Media Quotes

“In this kind of economy, it’s a good time to think about where you want to go and bolster your credentials and expertise,” says Gail McMeekin, a Boston-based career and creativity coach and author of “The Power of Positive Choices: Adding and Subtracting Your Way to a Great Life” (Conari Press, 2001). “None of us knows how long we’ll be working,”McMeekin said. “That’s why now is a good time to begin thinking in terms of multiple career options.”
— Investor’s Business Daily

“What causes an individual to fail as a manager? Sometimes insufficient training and experience can leave a manager unable to zero in on the most important, and valuable tasks”, says Gail McMeekin…career coach and author of The Power of Positive Choices. “Some people are intuitively good managers and will be good in almost any situation,” she says. “Then there are those who didn’t have management training and tend to fall back on a model of a former manager, even if that person was bad at it, because they don’t know anything else.”

“There aren’t a lot of reasons to stay at a job that’s really terrible,” McMeekin says. “But that doesn’t mean that you quit tomorrow.  Set a deadline that takes into account your prospects, your savings, level of dissatisfaction, and any other relevant factors. Put yourself in a position where resigning is that smart choice, not a desperate one.”
— USAToday Careers Network


“The first step: Think of solo time as a necessity,” says career coach Gail McMeekin, author of The 12 Secrets of Highly Creative Women. If you don’t replenish yourself, you become numb to your own feelings and disconnected from others,” she says. “And your stress level silently builds.”
— Redbook

“If you want to be creative, if you want to achieve dreams, then you’d better be ready to take risks, and you’d better be ready to fail once in a while.”  That’s the message from Gail McMeekin, author of The 12 Secrets of Highly Creative Women (Conari Press). “Mistakes are a great teacher,” said Ms. McMeekin in Wilmington last week for a book-signing at Books-A-Million, “and if we don’t make them, we miss a lot of important lessons.”
— Wilmington Morning Star

“There are times when we are empty of ideas, adrift in a sea of ambiguity and nothingness. These times can be labeled the neutral zone, the void, a vacuum,” McMeekin wrote. “The void often feels like a test. It may be escorted in by job loss, illness, death, betrayal, burnout, disillusionment or other life crises we didn’t sign up for…such passages force us to redesign our internal selves and often produce surprising results.”
— Investor’s Business Daily

“There is the fear that once you present your work to the world, someone will criticize or not like it,” says Gail McMeekin, author of The 12 Secrets of Highly Creative Women: A Portable Mentor. “But that’s a given! Nothing is going to sing for everyone.”
— Lifetime Online

“It’s also useful to find a mentor who can offer guidance when you need it.  Just make sure she allows you to express yourself, rather than dictating that you do things her way,” says McMeekin. “You want to release your creativity, not squash it.”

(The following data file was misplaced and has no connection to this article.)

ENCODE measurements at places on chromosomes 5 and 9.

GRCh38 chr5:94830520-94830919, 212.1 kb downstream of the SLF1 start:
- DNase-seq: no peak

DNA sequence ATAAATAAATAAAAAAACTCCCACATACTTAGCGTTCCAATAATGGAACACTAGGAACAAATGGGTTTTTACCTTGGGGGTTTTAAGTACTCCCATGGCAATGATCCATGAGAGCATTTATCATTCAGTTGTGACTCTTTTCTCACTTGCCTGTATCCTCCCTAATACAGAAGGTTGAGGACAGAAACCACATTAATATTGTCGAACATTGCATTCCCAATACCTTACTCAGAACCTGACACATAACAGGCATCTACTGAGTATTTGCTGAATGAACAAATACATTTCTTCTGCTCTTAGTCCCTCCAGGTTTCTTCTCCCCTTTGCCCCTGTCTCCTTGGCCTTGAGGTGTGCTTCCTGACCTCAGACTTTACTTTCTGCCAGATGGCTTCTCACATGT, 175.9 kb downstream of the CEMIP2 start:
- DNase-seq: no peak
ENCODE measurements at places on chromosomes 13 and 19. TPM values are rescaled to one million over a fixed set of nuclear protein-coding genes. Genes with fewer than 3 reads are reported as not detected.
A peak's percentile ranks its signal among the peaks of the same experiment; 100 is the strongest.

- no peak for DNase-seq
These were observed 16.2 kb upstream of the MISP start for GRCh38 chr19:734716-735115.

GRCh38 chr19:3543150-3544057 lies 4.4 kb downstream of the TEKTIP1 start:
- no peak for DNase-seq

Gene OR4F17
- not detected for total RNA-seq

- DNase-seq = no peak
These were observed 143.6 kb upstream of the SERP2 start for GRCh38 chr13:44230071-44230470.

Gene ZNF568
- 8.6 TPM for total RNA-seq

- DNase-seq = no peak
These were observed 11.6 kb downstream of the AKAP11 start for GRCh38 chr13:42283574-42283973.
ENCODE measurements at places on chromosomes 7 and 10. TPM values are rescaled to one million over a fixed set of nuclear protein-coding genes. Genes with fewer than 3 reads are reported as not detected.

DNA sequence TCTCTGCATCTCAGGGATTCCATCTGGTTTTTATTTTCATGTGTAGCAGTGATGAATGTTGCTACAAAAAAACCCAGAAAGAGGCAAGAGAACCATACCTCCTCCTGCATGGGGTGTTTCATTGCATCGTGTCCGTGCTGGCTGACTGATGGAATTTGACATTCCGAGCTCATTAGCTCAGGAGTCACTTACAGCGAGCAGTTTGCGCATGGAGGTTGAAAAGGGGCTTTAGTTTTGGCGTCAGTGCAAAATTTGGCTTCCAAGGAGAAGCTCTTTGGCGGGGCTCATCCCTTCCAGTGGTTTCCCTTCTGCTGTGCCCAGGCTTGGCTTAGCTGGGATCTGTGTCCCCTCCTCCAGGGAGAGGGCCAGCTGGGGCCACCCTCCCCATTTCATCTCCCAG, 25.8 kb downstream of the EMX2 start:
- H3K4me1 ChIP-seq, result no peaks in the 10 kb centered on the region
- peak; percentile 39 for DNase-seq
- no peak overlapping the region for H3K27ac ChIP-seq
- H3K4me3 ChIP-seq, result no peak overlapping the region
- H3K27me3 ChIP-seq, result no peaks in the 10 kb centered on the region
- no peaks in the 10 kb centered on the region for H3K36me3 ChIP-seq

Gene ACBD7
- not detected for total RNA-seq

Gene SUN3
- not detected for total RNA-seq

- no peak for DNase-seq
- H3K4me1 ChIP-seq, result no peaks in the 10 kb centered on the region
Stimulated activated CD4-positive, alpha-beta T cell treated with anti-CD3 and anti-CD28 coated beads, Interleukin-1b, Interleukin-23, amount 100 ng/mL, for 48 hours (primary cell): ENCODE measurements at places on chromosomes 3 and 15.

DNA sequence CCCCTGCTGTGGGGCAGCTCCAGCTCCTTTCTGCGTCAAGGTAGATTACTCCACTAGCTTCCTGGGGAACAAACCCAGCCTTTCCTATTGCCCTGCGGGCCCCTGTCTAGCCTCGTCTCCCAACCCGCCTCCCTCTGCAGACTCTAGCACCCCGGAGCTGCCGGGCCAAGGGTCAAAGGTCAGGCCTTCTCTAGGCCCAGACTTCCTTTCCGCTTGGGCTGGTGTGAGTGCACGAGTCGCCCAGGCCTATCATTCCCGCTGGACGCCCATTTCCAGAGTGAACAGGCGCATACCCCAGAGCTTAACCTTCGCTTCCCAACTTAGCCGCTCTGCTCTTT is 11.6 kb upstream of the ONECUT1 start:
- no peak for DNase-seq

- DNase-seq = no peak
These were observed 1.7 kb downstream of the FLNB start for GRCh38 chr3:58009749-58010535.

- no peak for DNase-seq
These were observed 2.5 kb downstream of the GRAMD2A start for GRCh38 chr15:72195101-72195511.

— Woman’s Day

“Many women think they need to be in the flow all the time,” says Gail McMeekin, the Boston-based author of The 12 Secrets of Highly Creative Women. “If you feel guilty about doing nothing, think about how a garden must rest in the winter. Change your medium (if you’re a wordsmith, paint a picture of an idea) or keep an excitement book where you jot down whatever sparks your energy.”
— Redbook

Positive Life Choices

“Gail McMeekin, a social worker with years of experience helping people improve their lives and their health, has written a practical little book, The Power of Positive Choices: Adding and Subtracting Your Way to a Great Life (Conari Press, 2001). She shows you how to consciously choose what’s best for you in the long run while subtracting what’s not working. It’s sure to provide you with some concrete help for taking the steps necessary to change stressful situations in your life.”
— Dr. Christiane Northrup’s Health Wisdom for Women

“As we reach our 30’s, many of us feel stuck in our lives.  We may believe that once we reach a certain place in life, we stop growing,”  says Gail McMeekin, L.I.C.S.W., a career/creativity coach and author of The Power of Positive Choices (Conari Press, 2001). “But each person’s life is actually a work in progress and a journey.”
— Shape

“We can’t have it all, do it all, and be it all,” says Gail McMeekin, author of The Power of Positive Choices.
— Redbook

Women’s Self-Expression

“Women are so other-focused that they often neglect their own needs,” says Gail McMeekin, a career coach and author of The 12 Secrets of Highly Creative Women.
— Health

“Gail McMeekin, a painter and writer in the Boston area, has made counseling people… her specialty. Her book The 12 Secrets of Highly Creative Women¡  has brought her clients from all over the United States.”With women,” she says, “their own creativity often ends up taking last priority after everyone else in the family has been looked after. I help them bring it up near the top.”
— Christian Science Monitor

“Women have more freedom than ever before to negotiate with the people around them to get the time and space to write,” McMeekin said.
— The Boston Globe